How to go about the proof of the limit of $\ln(x+y)$ being equal to $\ln(4\pi/3)$ as $(x,y)$ approaches $(\pi,\pi/3)$.

  • $\begingroup$ What does $\ln$ mean to you? $\endgroup$
    – user61527
    May 20, 2014 at 22:01
  • $\begingroup$ An abbreviation for natural logarithm $\endgroup$ May 20, 2014 at 22:04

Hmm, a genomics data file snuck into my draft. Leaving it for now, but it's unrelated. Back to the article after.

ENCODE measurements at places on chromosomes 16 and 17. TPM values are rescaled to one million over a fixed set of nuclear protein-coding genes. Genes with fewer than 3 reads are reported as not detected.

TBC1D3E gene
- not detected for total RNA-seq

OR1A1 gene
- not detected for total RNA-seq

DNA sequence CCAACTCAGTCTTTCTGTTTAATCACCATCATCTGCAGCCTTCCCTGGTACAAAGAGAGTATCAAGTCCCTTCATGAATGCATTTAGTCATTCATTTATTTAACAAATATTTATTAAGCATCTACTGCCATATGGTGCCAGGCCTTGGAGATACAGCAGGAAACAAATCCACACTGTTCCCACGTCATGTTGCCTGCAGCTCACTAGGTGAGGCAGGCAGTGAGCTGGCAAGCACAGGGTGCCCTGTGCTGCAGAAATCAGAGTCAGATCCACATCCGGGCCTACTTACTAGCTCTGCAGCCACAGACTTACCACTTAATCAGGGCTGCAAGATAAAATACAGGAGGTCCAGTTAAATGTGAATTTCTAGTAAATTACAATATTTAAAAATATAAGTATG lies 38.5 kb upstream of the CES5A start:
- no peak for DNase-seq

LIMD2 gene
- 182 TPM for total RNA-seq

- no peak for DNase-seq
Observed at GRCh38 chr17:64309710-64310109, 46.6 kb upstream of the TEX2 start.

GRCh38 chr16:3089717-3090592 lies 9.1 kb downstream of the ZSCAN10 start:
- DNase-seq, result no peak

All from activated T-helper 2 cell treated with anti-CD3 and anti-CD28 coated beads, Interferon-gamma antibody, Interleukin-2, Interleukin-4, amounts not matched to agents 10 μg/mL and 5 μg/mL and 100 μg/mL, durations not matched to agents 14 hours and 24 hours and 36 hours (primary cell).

• $\begingroup$ Yes, and how have you defined the natural logarithm? $\endgroup$
    – user61527
    May 20, 2014 at 22:04

1 Answer 1


As $(x,y) \rightarrow (\pi\frac{\pi}{3})$, $x+y\rightarrow \frac{4\pi}{3}$. Now use the fact that $\ln$ is continuous. And $\lim_{a \to \frac{4\pi}{3}}\ln(a)=\ln (\frac{4\pi}{3})$.

  • $\begingroup$ I can't figure out what to do here $\endgroup$ Jun 13, 2014 at 19:55

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